In the new DSM-5, illness anxiety is now added to what is known now as the “Somatic Symptom and Related Disorders” category, and according to DSM-5, illness anxiety disorder can be considered either in this section or as an anxiety disorder. Illness anxiety involves preoccupation with having or acquiring a serious, undiagnosed medical illness. Being insubstantially preoccupied of beliefs that one has, or is in danger of developing a serious medical illness despite of little to no somatic symptoms constitutes the main feature of this disorder. The DSM-5 categorizes the condition into two main themes or types: the care seeking and the care avoidant. With care seeking type, individual tends to frequently seek out medical assessments and care, and the avoidant type rarely seeks any kind of medical treatment.
According to Adler (1956), symptoms are product of self-handicapping strategy; when successful, a person can say that he/she overcomes a disability, and as for failure, he/she has a solid excuse. Also, becoming preoccupied with physical symptoms creates little time to deal life and deflecting attention away from the real or perceived failure. For this reason, one choses to suffer than experience the most feared failure. Adler’s theory about organ jargon provides us another lens to use, particularly on the conceptualization of hypochondriasis. Organ jargon is the somatic expression of our inner feelings: “To a certain degree, every emotion finds some bodily expression. The individual will show his emotion in some visible form”.
Moreover, symptoms are believed to describe the direct expression of the individual, however, in hypochondriasis, the symptoms are used to further goals of safegurading self-esteem rather than a direct physical action or expression. Adler views anxiety’s sole function as to exercise control through helplessness: “Once a person has acquired the attitude of running away from the difficulties of life, this attitude may be greatly strengthened and safeguarded by the addition of anxiety.” Consequently, Adler understood that anxiety is a conscious rather than unconscious symptom that helps an individual to safeguard their sense of existence: “It is not so much our concern that anxiety influences the sympathetic and parasympathetic nerves. We look, rather, for the purpose and end of anxiety.”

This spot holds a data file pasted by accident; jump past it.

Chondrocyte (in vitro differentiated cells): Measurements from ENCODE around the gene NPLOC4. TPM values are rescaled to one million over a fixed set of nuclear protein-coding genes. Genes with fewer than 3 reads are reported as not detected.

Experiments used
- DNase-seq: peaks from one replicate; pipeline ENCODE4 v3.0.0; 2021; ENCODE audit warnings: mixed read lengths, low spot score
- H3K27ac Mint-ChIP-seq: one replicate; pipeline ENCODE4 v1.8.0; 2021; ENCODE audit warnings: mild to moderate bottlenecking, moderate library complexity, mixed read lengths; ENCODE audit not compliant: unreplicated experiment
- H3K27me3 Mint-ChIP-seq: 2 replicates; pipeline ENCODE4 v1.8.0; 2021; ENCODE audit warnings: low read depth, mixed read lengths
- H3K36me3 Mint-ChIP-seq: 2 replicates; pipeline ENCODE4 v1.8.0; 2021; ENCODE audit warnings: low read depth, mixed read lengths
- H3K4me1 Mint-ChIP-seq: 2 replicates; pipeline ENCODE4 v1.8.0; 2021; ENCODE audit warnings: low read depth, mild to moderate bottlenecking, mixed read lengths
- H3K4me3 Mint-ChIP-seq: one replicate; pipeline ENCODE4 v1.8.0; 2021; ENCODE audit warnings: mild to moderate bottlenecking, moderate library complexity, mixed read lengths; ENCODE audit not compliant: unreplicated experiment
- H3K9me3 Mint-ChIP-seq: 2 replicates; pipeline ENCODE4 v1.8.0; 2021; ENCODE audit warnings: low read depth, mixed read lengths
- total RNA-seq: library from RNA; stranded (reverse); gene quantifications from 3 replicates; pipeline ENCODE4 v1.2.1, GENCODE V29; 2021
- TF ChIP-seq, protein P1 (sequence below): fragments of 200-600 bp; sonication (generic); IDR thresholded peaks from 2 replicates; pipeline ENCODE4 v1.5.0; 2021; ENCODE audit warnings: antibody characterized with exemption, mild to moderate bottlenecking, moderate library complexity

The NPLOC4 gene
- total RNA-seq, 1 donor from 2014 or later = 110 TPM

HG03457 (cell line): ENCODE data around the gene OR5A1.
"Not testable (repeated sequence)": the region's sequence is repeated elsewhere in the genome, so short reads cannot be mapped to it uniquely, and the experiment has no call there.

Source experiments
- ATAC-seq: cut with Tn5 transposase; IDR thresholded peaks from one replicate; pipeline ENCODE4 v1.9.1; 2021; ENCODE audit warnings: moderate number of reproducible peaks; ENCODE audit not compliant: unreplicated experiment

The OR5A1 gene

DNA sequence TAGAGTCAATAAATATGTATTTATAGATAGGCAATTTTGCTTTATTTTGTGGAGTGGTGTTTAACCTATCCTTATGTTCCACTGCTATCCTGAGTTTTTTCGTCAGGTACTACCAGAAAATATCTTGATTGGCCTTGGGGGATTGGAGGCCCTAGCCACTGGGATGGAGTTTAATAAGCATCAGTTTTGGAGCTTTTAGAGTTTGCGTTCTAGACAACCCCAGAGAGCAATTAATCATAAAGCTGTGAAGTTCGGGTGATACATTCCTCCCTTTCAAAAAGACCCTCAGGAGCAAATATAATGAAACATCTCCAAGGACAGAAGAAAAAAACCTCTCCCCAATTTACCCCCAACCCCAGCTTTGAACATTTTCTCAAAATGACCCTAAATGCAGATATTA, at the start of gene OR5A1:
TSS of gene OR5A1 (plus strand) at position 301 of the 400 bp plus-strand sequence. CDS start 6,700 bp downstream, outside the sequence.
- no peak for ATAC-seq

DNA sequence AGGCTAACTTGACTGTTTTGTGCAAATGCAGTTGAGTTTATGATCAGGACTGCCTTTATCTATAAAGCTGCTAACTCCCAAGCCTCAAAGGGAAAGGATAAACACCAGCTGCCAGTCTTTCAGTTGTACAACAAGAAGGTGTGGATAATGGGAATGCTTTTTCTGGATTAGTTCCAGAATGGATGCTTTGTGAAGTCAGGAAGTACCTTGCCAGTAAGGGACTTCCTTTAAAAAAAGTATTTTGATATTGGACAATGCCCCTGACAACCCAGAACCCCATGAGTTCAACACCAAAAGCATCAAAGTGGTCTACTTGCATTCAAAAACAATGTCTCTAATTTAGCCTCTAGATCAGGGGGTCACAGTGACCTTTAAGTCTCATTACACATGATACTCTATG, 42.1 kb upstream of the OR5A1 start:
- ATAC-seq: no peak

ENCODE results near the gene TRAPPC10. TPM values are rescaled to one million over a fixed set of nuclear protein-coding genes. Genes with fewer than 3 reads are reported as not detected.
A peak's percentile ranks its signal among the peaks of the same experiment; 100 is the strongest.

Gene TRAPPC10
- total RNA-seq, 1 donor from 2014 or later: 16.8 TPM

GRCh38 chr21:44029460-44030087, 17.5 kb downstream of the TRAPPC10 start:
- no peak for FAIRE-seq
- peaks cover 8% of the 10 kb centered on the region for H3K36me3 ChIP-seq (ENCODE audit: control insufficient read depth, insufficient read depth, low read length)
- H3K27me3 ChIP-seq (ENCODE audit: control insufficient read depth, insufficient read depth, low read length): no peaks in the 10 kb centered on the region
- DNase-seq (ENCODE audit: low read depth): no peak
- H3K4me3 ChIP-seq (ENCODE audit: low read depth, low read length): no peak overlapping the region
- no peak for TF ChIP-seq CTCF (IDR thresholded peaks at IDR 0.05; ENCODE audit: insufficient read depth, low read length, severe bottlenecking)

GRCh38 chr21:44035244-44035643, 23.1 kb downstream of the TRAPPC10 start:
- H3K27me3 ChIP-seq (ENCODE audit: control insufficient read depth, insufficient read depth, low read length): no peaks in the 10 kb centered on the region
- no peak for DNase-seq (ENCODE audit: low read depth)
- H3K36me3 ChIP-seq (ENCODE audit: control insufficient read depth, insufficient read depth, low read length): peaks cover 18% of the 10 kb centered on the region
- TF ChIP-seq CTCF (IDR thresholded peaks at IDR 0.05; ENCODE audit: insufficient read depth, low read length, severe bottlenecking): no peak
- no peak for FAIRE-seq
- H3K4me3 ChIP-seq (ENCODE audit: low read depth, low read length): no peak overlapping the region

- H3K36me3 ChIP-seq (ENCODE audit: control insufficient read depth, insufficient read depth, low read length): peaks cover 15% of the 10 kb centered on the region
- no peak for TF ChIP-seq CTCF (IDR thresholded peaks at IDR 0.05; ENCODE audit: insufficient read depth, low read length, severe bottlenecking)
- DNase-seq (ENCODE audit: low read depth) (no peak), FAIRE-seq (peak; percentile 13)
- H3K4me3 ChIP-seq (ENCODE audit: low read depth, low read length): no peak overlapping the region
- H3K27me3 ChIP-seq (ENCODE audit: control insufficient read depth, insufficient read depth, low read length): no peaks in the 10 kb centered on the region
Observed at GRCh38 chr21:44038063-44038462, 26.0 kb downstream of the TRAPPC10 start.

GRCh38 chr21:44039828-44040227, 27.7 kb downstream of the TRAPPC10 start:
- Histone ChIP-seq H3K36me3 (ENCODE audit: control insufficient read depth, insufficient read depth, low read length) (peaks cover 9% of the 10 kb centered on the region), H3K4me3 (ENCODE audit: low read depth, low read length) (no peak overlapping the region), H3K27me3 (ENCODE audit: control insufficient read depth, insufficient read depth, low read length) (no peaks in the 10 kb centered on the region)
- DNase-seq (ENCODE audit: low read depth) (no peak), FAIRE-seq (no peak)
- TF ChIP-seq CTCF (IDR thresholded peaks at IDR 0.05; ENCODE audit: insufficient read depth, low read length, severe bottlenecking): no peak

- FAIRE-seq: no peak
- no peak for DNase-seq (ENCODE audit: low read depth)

Johansen (2018) believes that lifestyle themes are the controller, the driver, and the need to be good/perfect/right is center of this neurotic condition. The primary goal of Adlerian Therapy for clients with illness anxiety disorder is to provide help or assistance in discontinuing withdrawal from or avoiding life and learn to accept the possibility of failure. Also, to help them deal and tolerate the uncertainty of life, and ultimately give up thoughts about having serious medical condition that significantly preoccupy them. AT also targets client’s inferiority complex and basic mistakes depending on the client’s lifestyle theme. Because many clients with illness anxiety disorder will experience strong underlying fears of death or sever disability, and helping them in learning to tolerate uncertainties sometimes feelings of inferiority breeds is also an important treatment goal.
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